Imagine you’re sitting at a big table as part of a large group of people. It could be a cafe, it could be a restaurant, it could be a meeting at work. Some of the people at the table are your friends, some of them are acquaintances or colleagues, and there are some that you haven’t met until that day. Everybody is talking, various conversations are going on, and you can hear each of them with perfect clarity. Then someone makes a grammatical mistake.
What are your motives for choosing any of these three actions? Does it matter whether it was a friend, an acquaintance/colleague or a stranger who made the mistake? What about if it had been on a semi-public space on the internet such as a forum, chatroom or social media site?
Please send us your ideas in the comments!
3/C. Immediately followed by ‘Oh God, I’m so sorry, I did it again didn’t I, I’m sorry, I can’t help myself, you know that’
And if it’s someone I don’t know, it’s about the same, only without the ‘you know that’ because obviously they couldn’t know.
Of course, I wouldn’t say anything! After all, I live in Canada now, eh?
But what did you use to do before you moved to Canada?
Ha, I surely must have felt Canadian before we moved here; I can’t remember having spontaneously corrected someone’s spoken language – English or Dutch – except when teaching/tutoring or in the case of my children. That may be because I assume that: a) the person concerned knows the correct option, but just doesn’t care at that particular moment; or b) the person isn’t aware, and therefore probably can be bothered even less.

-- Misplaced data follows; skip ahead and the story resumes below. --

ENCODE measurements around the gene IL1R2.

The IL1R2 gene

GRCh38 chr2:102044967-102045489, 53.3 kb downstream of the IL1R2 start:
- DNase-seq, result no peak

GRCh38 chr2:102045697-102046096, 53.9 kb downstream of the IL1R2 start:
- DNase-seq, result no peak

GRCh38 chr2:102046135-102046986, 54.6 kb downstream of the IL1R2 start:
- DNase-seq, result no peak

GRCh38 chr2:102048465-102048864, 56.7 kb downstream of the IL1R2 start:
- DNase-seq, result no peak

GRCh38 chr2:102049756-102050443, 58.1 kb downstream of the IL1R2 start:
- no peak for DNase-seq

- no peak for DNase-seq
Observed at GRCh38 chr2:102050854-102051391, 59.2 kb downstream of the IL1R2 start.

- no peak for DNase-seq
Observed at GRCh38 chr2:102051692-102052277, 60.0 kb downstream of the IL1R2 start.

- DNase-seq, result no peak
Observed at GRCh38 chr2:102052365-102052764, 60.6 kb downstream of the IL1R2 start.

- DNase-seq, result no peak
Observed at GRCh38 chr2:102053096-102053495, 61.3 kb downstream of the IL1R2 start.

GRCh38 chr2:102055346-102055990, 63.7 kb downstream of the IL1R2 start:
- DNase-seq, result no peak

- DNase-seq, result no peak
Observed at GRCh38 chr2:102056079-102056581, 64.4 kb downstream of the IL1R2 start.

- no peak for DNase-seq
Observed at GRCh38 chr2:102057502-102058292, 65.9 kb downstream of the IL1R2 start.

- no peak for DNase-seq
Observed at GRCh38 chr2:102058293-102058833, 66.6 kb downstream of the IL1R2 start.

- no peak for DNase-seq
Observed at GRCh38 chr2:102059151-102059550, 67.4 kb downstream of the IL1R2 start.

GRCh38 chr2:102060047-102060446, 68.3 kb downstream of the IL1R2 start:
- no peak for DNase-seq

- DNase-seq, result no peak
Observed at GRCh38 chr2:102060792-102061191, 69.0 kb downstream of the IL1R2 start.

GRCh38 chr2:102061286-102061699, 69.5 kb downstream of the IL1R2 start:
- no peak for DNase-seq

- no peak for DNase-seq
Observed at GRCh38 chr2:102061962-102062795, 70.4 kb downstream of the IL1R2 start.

But when invited … oh yes, I’d jump to the opportunity to correct them!
I rarely correct people’s grammar or usage. I might playfully correct a fellow copyeditor’s grammar, but only if I’m already on good terms with that person. And once I had a Chinese roommate who asked me to correct any errors he made to help him learn. But otherwise, I would usually just say nothing.
I would never “correct” anyone. The exception would be if someone requested I help them avoid aspects of English usage that branded them as an outsider. Any feedback would be offered in private.
I say nothing. My reason for this is that my mother used to correct my Dutch all through my life (ben vergeten, heb vergeten?). She would even correct the nurses in the hospital she was in (groter als). Most embarrassing, I wouldn’t know where to look. I’m sure she meant well, but still.
Having said that, I sometimes feel I should correct people, particularly when I’m in a teaching situation. Even then it feels awkward if you interrupt a student (so better tell them afterwards, in private, I suppose), or when you tell a student they didn’t address you properly in an email (“Dear Miss Tieken”, “Dear Prof”). This I find hard to do, since it makes me feel like a pedant. I once corrected my (British) brother-in-law for misplacing an accent when he was speaking Dutch. I did it with the best of intentions (his Dutch is really very good), but it wasn’t taken kindly. He in turn corrected my English in his response to the Attitudes questionnaire which I conducted on this blog a year ago. This was useful of course, though it got to skew the data as a result. So for me (I’m a pedant at heart!) it is quite a dilemma and I don’t have an easy answer to this.